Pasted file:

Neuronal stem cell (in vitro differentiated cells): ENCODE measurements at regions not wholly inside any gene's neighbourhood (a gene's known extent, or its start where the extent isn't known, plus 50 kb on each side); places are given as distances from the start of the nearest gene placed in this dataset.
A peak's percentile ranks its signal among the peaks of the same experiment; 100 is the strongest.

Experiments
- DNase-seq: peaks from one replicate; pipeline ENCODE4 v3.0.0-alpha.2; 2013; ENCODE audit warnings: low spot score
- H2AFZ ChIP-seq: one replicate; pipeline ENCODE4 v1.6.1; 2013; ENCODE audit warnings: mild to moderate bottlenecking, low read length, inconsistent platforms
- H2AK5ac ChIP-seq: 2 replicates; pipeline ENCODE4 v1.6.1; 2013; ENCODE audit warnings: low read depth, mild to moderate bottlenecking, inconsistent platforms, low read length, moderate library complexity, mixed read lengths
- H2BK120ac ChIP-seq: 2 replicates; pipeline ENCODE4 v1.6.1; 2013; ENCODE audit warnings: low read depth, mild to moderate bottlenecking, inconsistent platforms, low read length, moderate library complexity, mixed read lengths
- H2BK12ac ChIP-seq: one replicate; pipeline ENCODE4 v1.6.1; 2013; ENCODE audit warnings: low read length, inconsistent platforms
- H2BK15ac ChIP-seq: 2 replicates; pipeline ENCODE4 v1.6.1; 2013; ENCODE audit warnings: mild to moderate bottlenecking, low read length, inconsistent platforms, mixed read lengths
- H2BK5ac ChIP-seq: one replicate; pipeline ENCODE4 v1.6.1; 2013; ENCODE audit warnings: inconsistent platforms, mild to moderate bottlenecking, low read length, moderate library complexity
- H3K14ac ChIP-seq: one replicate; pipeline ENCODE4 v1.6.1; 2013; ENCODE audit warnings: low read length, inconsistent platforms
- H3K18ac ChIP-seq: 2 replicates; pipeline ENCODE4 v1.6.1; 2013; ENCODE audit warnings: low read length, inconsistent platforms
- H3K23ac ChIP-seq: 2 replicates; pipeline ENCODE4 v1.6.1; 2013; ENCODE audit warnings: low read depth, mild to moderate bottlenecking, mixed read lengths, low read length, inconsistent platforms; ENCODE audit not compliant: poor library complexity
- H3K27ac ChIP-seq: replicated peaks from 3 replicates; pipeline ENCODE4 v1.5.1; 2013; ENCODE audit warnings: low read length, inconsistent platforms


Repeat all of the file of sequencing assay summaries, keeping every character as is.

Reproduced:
Neuronal stem cell (in vitro differentiated cells): ENCODE measurements at regions not wholly inside any gene's neighbourhood (a gene's known extent, or its start where the extent isn't known, plus 50 kb on each side); places are given as distances from the start of the nearest gene placed in this dataset.
A peak's percentile ranks its signal among the peaks of the same experiment; 100 is the strongest.

Experiments
- DNase-seq: peaks from one replicate; pipeline ENCODE4 v3.0.0-alpha.2; 2013; ENCODE audit warnings: low spot score
- H2AFZ ChIP-seq: one replicate; pipeline ENCODE4 v1.6.1; 2013; ENCODE audit warnings: mild to moderate bottlenecking, low read length, inconsistent platforms
- H2AK5ac ChIP-seq: 2 replicates; pipeline ENCODE4 v1.6.1; 2013; ENCODE audit warnings: low read depth, mild to moderate bottlenecking, inconsistent platforms, low read length, moderate library complexity, mixed read lengths
- H2BK120ac ChIP-seq: 2 replicates; pipeline ENCODE4 v1.6.1; 2013; ENCODE audit warnings: low read depth, mild to moderate bottlenecking, inconsistent platforms, low read length, moderate library complexity, mixed read lengths
- H2BK12ac ChIP-seq: one replicate; pipeline ENCODE4 v1.6.1; 2013; ENCODE audit warnings: low read length, inconsistent platforms
- H2BK15ac ChIP-seq: 2 replicates; pipeline ENCODE4 v1.6.1; 2013; ENCODE audit warnings: mild to moderate bottlenecking, low read length, inconsistent platforms, mixed read lengths
- H2BK5ac ChIP-seq: one replicate; pipeline ENCODE4 v1.6.1; 2013; ENCODE audit warnings: inconsistent platforms, mild to moderate bottlenecking, low read length, moderate library complexity
- H3K14ac ChIP-seq: one replicate; pipeline ENCODE4 v1.6.1; 2013; ENCODE audit warnings: low read length, inconsistent platforms
- H3K18ac ChIP-seq: 2 replicates; pipeline ENCODE4 v1.6.1; 2013; ENCODE audit warnings: low read length, inconsistent platforms
- H3K23ac ChIP-seq: 2 replicates; pipeline ENCODE4 v1.6.1; 2013; ENCODE audit warnings: low read depth, mild to moderate bottlenecking, mixed read lengths, low read length, inconsistent platforms; ENCODE audit not compliant: poor library complexity
- H3K27ac ChIP-seq: replicated peaks from 3 replicates; pipeline ENCODE4 v1.5.1; 2013; ENCODE audit warnings: low read length, inconsistent platforms